Crowded it may be, but John and Jeanette Murphy's Atlanta home is also overflowing with love, laughter and hope. How do you raise a platoon of kids, most with Down syndrome? Members of the tribe spoke with PEOPLE's Joanne Fowler.
Jeanette Murphy, 53: Growing up in Maryland as one of eight kids, I became interested in mentally disabled kids through a boy on my street who had Down syndrome. He was just so adorable. Then in middle school I joined a mental health volunteer group and visited the children in the state institution. I felt broken seeing them warehoused there – they were hungry for love.
Many of the residents in the home had Down syndrome, and no one had taught them to bathe or dress themselves. Some were frustrated because they hadn't been taught basic skills like reading and writing. We both knew they could learn – I thought if I could work with people like this as kids I could teach them to grow up to be people who cared for themselves and for others as adults.
After that, we both tried finding jobs involving special needs children but had no luck. So we decided to adopt one. In 1983 we went to Lutheran Family Services in Virginia and requested a baby girl. We already had two biological sons, Christian, then 4 (now 26), and Shawn, then 7 (now 28). The agency asked if there were any medical problems or disabilities that we didn't want in an adopted child. John and I talked and told them: "We can't refuse any. We'll take any disability." Our first child, Shannon, now 28, had a severe brain injury. Over the next four years, I gave birth to two more children. Eventually we adopted 22 more kids, most of whom have Down syndrome. Both of our families supported us and treated the kids like our own. About 18 years ago we moved to Georgia to be close to my grandparents. We've added on to our house twice just to fit everybody.
Most of our children also have serious medical problems, like congenital heart defects and abnormal bowels. I've sat through 14 heart surgeries for 13 kids, each four to six hours long, panicking every time a doctor rushed down the hall. We've dealt with colostomies, tracheotomies and 24-hour care with these kids. Over the years, five of our children have died – three as babies – and my world fell apart every time. Those were the only times I wondered about what we had chosen to do: Could I go through this much pain?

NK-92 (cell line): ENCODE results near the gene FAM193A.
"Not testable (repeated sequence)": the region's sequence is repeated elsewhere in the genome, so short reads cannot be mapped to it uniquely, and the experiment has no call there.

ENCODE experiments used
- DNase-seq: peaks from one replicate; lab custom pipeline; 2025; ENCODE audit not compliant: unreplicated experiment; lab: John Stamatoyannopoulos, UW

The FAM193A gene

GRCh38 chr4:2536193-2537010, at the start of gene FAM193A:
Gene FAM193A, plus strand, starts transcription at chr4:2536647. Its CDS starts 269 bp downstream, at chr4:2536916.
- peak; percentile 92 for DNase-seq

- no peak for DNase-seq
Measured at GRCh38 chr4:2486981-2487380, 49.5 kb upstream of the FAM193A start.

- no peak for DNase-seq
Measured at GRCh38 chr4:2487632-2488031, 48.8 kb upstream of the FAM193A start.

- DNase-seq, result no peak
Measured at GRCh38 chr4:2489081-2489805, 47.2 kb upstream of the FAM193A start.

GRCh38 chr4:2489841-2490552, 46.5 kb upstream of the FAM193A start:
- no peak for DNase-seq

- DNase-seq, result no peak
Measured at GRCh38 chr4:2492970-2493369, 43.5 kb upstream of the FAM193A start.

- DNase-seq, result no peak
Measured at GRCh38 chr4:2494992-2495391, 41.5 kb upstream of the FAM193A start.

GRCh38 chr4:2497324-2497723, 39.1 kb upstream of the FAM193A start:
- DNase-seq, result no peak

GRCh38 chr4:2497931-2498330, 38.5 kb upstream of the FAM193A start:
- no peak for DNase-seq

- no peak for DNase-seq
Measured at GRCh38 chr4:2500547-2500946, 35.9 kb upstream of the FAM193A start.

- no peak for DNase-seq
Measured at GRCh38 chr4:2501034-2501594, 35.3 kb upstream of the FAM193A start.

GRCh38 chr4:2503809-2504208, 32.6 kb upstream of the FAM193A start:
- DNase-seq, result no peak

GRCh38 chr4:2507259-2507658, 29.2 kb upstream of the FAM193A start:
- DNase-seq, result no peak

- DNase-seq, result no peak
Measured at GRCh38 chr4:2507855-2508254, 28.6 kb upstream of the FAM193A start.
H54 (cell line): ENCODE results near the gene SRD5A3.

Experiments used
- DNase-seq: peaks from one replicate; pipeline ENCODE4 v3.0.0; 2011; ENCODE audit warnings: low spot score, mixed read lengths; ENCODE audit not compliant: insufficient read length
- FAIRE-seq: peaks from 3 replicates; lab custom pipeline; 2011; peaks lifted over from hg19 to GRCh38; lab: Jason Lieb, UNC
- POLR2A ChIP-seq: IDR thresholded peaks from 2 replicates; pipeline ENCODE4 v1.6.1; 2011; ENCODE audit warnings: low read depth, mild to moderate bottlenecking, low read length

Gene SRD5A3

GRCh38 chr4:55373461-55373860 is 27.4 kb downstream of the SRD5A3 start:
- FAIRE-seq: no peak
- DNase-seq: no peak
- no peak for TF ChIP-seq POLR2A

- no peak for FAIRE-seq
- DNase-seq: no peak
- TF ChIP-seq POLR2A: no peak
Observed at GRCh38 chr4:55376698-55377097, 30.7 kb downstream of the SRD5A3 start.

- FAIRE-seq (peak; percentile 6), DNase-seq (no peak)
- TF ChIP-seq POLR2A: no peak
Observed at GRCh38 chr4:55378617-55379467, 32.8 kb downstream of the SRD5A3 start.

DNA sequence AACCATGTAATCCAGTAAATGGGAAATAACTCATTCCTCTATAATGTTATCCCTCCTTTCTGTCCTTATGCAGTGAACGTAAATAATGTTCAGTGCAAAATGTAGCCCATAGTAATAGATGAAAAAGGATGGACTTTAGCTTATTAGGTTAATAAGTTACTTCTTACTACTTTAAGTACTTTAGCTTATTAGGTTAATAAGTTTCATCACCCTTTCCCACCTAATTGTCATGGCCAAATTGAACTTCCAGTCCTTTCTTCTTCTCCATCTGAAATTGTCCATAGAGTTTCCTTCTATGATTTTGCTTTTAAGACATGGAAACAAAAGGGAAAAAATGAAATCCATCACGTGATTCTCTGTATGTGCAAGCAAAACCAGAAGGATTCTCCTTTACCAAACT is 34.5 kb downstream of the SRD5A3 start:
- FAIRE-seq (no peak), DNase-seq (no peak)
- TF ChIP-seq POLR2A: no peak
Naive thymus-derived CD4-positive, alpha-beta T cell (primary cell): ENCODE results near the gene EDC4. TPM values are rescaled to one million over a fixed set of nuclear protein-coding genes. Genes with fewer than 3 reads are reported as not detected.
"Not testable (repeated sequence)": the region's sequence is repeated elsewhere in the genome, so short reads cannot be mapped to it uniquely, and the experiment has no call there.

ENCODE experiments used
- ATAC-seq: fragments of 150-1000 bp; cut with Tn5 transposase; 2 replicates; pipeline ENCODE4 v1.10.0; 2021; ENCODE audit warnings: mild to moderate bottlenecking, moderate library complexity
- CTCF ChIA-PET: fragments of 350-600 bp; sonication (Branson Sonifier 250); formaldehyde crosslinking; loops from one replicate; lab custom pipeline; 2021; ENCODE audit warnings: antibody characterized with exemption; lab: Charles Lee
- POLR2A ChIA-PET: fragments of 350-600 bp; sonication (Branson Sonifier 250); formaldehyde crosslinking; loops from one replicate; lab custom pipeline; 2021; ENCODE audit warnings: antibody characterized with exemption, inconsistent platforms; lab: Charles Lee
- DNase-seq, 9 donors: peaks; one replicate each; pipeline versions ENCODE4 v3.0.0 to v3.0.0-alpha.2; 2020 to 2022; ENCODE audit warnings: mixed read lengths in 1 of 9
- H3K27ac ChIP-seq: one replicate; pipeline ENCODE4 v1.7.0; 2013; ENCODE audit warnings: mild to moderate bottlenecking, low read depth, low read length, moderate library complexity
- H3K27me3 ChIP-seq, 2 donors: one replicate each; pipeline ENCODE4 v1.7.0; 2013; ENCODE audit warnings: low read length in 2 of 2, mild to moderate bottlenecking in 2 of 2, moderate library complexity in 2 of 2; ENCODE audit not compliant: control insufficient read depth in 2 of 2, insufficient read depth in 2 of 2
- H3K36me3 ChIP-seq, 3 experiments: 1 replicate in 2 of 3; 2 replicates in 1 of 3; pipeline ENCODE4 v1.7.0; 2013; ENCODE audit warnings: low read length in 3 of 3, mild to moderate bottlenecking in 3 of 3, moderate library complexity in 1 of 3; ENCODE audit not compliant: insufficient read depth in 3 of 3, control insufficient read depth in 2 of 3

But there are rewards too. We teach the adopted kids the same way we taught our biological kids – with patience and consistency. If they act up, we give them a time-out. Three years ago, I started homeschooling all the children because we felt the kids weren't learning as much as they could. We saw how our daughter Angela, who came to us at the age of 15 and is now 36, could only read a few preschool words despite years of public school education. We felt we could teach them more.
Now most of the kids wake up, make their beds and cook eggs for breakfast. Some are learning sign language. And because Down children tend to gain weight and have low muscle tone, we keep them on a healthy diet – lots of fruits and vegetables – and have them swim in our backyard pool every day, from April to October. All of them have made huge strides, even my sons Jeremy and JoJo, who have IQs of 25. The exercise has done wonders in improving the kids' self control. We can even all go out to dinner at a restaurant and everyone is polite and quiet.
Our goal is for the kids to behave in a socially appropriate way so they can eventually get jobs. One of our teenage daughters, Amy, is already able to work, and her younger brother Noah should be able to when he's in his teens. If we ever have the money we want to buy enough land to build a second house for the older kids, where they can live semi-independently.
We never expected to adopt this many children. Some people ask why we do this. They figure we must have an ulterior motive, like getting money from the government. It makes me feel so terrible, but in my heart I know we are sincere. I guess we just march to the beat of our own drummer. It's true we get disability payments to help with the kids, but you don't see a Mercedes in my driveway. We struggle.
Down syndrome kids have so much more to give than people realize. All of my kids have exceeded my expectations. I am happiest when I see them helping one another, like the other day when our 10-year-old daughter Mia fell down and scraped her knee in the yard. Cody and Nathan, who are 14 and 10, brought her inside for a Band-Aid. I see how much love they have everyday. It makes it all worthwhile.